So far, Europe has paid for the mistakes of Greece, Portugal, and Ireland. However, Italy’s debt is 2.7 times the combined debt of those three nations that are already receiving bailout funds. That makes Italy both too big to fail and too big to bail out.

Europe is facing problems on multiple fronts: Greece, Italy, Portugal, Ireland, Belgium, and Spain, to name a few. So far, Europe has successfully staved off depression by bailing out the smaller, weaker countries. But as the problem spreads to more countries, and bigger ones at that, Europe is running out of room and options.

– Michael E. Newton is the author of the highly acclaimed The Path to Tyranny: A History of Free Society’s Descent into Tyranny. His newest book, Angry Mobs and Founding Fathers: The Fight for Control of the American Revolution, was released by Eleftheria Publishing in July.

Repeating history: The future of Greece, Europe, and the United States.

I’m rereading The Path to Tyranny to prepare it for a second printing and came across this section about Germany in the late 1920s and early 1930s (before the Nazis took over) very relevant for today:

The country’s economic problems worsened and the government approached bankruptcy. To reduce the budget deficit, the government raised unemployment insurance premiums, increased duties on wheat and barley, reduced pension and unemployment benefits, and cut the salaries of civil servants. The Social Democratic Party’s popularity declined even more when these measures pushed up unemployment even further and weakened the already fragile banking system. The government was trapped in a no-win situation. It cut back on spending to avoid bankruptcy, but this increased hardship on the people and reduced the government’s popularity. On the other hand, the government could have continued providing welfare to the people, but this would likely have forced Germany to default on its debt, which would have resulted in massive inflation and a flight of capital out of the country. The German government’s large deficits, which were the result of the economic depression combined with Germany’s already semi-socialist economy, forced Germany to decide between two equally bad choices. The resulting economic and political crisis was inevitable, regardless of what the government chose to do.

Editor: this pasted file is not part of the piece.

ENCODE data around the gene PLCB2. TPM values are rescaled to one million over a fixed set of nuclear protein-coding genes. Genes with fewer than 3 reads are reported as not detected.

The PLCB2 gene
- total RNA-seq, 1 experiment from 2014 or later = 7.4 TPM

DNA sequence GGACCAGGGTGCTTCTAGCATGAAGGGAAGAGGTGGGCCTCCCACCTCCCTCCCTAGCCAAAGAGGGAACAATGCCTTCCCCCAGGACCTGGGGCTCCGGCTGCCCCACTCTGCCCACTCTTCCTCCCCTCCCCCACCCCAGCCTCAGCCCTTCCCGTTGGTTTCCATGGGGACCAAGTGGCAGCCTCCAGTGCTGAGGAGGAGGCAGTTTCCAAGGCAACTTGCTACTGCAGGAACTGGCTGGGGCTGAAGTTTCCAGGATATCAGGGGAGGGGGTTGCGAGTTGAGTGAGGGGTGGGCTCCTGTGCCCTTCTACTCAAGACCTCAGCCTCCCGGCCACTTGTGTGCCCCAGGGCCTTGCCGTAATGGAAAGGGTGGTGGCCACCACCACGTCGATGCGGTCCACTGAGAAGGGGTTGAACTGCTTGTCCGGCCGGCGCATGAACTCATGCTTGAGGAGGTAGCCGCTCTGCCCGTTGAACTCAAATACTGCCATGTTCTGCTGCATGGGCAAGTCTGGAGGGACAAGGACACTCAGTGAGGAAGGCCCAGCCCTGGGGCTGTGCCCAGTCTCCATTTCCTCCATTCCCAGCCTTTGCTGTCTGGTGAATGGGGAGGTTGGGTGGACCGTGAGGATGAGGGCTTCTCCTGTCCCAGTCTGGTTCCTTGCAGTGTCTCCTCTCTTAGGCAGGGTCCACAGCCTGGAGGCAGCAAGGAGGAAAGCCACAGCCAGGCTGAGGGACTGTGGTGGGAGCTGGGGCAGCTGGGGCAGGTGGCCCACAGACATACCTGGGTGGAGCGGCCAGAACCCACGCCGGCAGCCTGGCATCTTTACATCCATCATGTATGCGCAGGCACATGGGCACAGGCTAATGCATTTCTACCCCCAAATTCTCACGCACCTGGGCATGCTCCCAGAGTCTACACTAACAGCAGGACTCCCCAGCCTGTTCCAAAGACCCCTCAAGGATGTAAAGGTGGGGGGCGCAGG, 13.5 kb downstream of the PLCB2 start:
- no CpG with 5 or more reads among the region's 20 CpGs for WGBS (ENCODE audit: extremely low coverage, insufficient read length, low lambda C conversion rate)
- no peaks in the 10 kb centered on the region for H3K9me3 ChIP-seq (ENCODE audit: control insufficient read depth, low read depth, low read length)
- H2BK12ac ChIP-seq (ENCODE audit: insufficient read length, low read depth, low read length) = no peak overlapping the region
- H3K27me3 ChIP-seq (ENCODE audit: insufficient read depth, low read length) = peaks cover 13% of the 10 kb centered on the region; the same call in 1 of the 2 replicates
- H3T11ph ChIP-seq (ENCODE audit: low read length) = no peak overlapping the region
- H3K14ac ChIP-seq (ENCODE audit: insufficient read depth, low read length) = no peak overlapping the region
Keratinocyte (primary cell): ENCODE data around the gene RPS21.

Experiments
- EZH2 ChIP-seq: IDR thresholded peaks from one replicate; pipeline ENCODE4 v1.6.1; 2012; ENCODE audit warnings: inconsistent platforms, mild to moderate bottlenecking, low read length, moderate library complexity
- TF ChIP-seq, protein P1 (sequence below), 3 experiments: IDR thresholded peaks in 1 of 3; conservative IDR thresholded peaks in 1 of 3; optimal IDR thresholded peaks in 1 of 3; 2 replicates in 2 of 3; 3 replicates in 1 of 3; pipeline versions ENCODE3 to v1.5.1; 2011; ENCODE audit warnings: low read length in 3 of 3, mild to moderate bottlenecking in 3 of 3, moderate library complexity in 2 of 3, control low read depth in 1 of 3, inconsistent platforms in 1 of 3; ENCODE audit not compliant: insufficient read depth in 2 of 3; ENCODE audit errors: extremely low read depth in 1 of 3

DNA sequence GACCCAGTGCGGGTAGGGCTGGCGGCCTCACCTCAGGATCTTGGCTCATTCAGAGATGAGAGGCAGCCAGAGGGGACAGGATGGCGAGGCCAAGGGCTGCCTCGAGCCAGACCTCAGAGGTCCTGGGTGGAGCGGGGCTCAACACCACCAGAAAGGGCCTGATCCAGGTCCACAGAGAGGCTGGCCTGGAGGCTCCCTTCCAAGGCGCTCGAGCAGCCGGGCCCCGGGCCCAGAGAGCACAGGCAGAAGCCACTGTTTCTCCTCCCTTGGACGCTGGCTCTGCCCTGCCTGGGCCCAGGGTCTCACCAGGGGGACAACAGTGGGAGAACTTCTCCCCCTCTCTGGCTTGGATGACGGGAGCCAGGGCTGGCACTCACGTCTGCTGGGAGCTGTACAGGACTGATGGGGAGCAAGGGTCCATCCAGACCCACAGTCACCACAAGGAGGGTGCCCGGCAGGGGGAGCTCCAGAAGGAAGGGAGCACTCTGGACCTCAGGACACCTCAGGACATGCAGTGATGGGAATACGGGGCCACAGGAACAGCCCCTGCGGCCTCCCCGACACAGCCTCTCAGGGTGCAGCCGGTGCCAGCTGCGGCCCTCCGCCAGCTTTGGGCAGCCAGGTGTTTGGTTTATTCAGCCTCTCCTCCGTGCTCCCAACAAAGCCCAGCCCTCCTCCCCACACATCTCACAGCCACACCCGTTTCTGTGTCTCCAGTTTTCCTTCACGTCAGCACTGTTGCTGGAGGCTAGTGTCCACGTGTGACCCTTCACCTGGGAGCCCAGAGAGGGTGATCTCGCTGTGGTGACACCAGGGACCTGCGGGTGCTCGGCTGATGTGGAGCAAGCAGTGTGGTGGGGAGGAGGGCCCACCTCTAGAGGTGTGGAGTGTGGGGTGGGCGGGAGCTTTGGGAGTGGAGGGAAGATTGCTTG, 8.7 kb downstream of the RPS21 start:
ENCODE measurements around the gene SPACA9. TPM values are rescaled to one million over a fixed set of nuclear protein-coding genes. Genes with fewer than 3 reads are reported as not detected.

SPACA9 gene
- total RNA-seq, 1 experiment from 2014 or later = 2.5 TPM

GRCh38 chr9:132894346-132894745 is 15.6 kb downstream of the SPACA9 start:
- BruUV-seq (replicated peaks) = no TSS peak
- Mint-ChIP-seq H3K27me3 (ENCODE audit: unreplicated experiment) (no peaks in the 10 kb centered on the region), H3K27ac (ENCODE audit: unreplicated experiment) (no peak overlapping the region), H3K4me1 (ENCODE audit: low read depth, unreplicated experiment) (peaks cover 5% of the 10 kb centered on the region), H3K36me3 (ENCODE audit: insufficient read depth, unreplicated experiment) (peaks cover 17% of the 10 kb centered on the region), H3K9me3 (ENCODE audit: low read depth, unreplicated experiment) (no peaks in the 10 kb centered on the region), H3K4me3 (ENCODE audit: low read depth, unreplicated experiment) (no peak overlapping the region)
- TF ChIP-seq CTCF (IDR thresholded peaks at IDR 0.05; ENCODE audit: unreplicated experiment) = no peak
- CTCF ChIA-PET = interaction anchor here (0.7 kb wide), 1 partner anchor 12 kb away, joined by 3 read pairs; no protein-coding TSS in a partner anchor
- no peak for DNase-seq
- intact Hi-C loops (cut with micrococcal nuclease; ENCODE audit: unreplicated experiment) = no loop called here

Are we in the same no-win situation today? If governments cut back on spending, this reverse-stimulus will hurt the economy and the removal of economic support will certainly increase the pain for many poor people. However, if the government continues with its deficit spending, bankruptcy will eventually occur, first in Greece which already has debt to GDP of 173%, but eventually in most if not all Western countries.

There is something rotten in the state of Greece. Also in Ireland, Portugal, Spain, and Italy.

Europe is patting itself on the back as they supposedly work out a fix for Greece. Basically, Greece will get billions more Euros in exchange for spending cuts. As a result, Greek interest rates fell slightly, though they are still very very high.

Greece 10-year interest rate:

Greece 2-year interest rate:

Great job Greece and Europe! The 10-year interest rate in Greece is now only 16.81%. And the 2-year rate is down to 29.38%. A job well done, indeed!

But wait a second there Europe. Don’t drink your champagne just yet. What about the rest of Europe?

Ireland 10-year interest rate:

Portugal 10-year interest rate:

Spain 10-year interest rate:

Italy 10-year interest rate:

Very puzzling. Why are those interest rates rising to record highs if you solved the problem? I’m starting to think you don’t know what you’re doing.

In case you thought the sovereign debt crisis was over: “Portugal yields soar, underline euro worries”

The sovereign debt crisis is back! Actually, it never went away…

Portugal yields soar, underline euro worries
ECB comes off THE sidelines to buy Portuguese bonds

Proving that the euro zone’s sovereign-debt crisis is yet to be vanquished, yields on Portuguese government bonds continued to climb to levels viewed as unsustainable on Thursday, prompting the European Central Bank to intervene.

Yields on the 10-year bonds soared to a euro-era high of more than 7.6% at one point Thursday morning, according to strategists. The European Central Bank later intervened to buy Portuguese bonds, several analysts said, after staying out of the markets amid relative calm in recent weeks.

Read the rest of the article here…

Portugal ready for its bailout?

In a follow-up to yesterday’s “Ready for round three of the sovereign debt crisis?Marketwatch is covering the Portugal story. Here’s the lead:

Portugal remained in the spotlight Monday as Lisbon fought intensifying speculation that it would be forced to become the third euro-zone nation to seek a fiscal bailout due to rising borrowing costs.

News reports over the weekend and on Monday said the Portuguese government was under pressure from European Union partners to tap the rescue fund established by the EU and the International Monetary Fund in hopes such a move would quell the ongoing turmoil in European sovereign-debt markets.